The incandescent filament electric light bulb has been around for at least 130 years and has been described as the most successful creation of technology. It is certainly a wonder of production engineering, a production line will turn out 50,000 lights each hour: glass bulbs are blown from a continuous sheet meanwhile an inner stem with conductors and filament supports is fabricated and coiled coils of Tungsten wire, dipped in Zirconium are crimped on. The inner stem and the bulb are welded together, the air inside replaced by Argon at low pressure and then sealed before addition of a base for electrical supply.
The incandescent bulb while cleverly made is an inefficient generator of visible light and must by government order be replaced by more efficient means. Yet it has a central role as the signifier of a Eureka moment and as such will shortly join the class of symbols that no longer have a real counterpart in the daily world. Another such is the symbol used in the UK for a road traffic speed camera, referencing perhaps a Rollei SLR with bellows extension? Certainly no longer in production.
Arriving when it did on the wave of the Modern electric light was enthusiastically greeted by artists to light their studios and to save them from the rigours of the plein air but rarely makes an appearance in its own right. In 2011, the PACE Gallery in New York found enough material to note its passing (Burning Bright, a short history of the light bulb, 2011) but perhaps the title says it all, history is short for the light bulb. Today, artists join campaigns for the right to light their work as they choose but little artistic record will remain of the bulb itself. Other technologies have established their own niches of visual identity: the motorcar, guns and planes among others but the lightbulb has been pressed into the role of the servant rather than the subject.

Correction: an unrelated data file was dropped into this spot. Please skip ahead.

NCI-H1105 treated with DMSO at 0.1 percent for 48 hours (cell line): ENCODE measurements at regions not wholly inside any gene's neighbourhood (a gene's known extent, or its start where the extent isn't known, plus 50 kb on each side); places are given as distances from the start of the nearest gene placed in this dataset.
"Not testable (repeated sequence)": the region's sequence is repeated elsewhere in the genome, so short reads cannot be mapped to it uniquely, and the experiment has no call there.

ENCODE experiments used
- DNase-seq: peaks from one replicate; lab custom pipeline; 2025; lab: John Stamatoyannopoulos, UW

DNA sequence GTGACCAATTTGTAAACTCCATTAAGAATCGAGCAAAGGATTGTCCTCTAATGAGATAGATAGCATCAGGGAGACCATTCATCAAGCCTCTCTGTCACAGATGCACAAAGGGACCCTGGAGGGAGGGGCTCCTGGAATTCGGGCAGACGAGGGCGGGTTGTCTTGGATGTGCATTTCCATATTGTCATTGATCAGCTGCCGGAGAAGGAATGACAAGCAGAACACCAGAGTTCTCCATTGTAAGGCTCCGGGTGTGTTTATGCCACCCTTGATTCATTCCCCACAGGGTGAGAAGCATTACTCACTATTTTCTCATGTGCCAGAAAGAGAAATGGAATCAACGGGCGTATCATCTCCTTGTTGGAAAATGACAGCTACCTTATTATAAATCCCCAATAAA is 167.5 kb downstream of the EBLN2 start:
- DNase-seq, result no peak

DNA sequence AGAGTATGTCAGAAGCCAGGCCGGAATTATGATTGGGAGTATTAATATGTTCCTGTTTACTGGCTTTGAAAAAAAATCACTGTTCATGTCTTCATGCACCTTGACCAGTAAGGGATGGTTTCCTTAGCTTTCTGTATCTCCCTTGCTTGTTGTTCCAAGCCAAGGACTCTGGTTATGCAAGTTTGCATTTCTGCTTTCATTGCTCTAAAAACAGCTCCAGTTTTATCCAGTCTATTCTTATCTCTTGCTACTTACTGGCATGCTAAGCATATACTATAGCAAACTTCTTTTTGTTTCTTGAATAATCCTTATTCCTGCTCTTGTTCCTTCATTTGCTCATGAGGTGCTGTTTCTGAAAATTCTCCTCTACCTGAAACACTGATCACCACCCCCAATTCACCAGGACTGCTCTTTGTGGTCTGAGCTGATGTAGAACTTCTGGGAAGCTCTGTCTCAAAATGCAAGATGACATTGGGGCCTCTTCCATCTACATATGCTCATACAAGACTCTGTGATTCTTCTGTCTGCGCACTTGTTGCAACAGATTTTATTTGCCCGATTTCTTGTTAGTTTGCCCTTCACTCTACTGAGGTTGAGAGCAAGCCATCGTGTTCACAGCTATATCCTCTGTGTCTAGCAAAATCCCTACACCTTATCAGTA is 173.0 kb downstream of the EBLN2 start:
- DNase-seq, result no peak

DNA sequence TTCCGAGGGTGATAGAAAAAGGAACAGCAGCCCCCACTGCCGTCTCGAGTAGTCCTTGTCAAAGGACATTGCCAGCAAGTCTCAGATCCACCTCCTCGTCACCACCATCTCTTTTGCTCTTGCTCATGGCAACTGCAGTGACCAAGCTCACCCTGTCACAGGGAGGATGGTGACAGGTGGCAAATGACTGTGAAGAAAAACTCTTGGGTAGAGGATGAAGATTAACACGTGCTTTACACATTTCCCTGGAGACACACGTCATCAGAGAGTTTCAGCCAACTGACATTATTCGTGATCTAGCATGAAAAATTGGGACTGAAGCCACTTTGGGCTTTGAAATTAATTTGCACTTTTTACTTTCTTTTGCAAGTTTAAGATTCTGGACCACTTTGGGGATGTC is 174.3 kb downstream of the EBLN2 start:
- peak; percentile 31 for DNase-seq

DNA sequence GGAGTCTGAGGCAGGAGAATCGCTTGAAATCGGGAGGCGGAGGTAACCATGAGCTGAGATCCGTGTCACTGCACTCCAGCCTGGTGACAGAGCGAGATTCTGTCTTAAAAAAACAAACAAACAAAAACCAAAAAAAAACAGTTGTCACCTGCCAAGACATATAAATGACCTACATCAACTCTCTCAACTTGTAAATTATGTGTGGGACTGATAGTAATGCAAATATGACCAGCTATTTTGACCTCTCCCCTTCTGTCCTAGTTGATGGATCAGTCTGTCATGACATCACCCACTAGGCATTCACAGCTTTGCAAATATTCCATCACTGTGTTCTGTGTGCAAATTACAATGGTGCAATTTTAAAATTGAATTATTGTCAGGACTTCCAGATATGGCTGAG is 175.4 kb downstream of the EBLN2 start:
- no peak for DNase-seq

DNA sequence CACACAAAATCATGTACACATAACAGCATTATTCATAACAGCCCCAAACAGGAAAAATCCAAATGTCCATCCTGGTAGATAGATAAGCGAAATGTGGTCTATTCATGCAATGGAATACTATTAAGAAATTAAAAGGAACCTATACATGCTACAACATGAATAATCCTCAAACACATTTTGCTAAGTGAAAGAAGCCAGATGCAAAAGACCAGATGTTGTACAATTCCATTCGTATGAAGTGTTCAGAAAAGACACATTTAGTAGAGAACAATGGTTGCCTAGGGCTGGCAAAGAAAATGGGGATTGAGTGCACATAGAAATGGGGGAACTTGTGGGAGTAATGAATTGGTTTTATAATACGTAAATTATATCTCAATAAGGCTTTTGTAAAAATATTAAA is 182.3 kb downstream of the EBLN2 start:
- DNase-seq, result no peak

The bulb has always just been there, entering a darkened room one instinctively feels about for the switch and it has too much of the commonplace for me to accept the reading of Picasso's Guernica (1936) which identifies the bulb with the totalitarian inquisitor's lamp and the sleep deprivation cell. For me, that it is still whole, unbroken and shining in the midst of so much trauma spells out its mission to illuminate the enormity of the Axis' crime.
Again, Man Ray's Rayographs (Rayograph 5 light bulbs, 1930) sometimes include the bulb itself as a subject of the light in addition to its role as the source of light. These images seize on the evidential quality of the rayograph, these object were patently here and here without possibility of lens trickery. As a record of the Modern the subjects of the Man Ray pictures are found objects which lead on into the Post Modern.
Jasper Johns' lightbulbs (Lightbulb 1, 1958) are the beginnings of a sampling of the Modern but at the same time celebrate the elegance of form found in the everyday.
We need Francis Bacon to follow on from Guernica, to include a naked bulb in painting Triptych, May–June 1973. The image re-uses the familiar presence to corroborate the pain of the moment – the lone figure, crouched on the WC is immersed in blackness; unlike the clarity dispensed in Guernica the light from the underpowered bulb barely pierces the gloom and despair.
For what it is worth, here is my record of the passing of the incandescent filament electric lightbulb. I photographed these bulbs to celebrate the beauty of the manufactured form. I note the spaces which they illuminate and the shadows they themselves cast. Even when failed, I note their deaths with blackened glass or broken filament.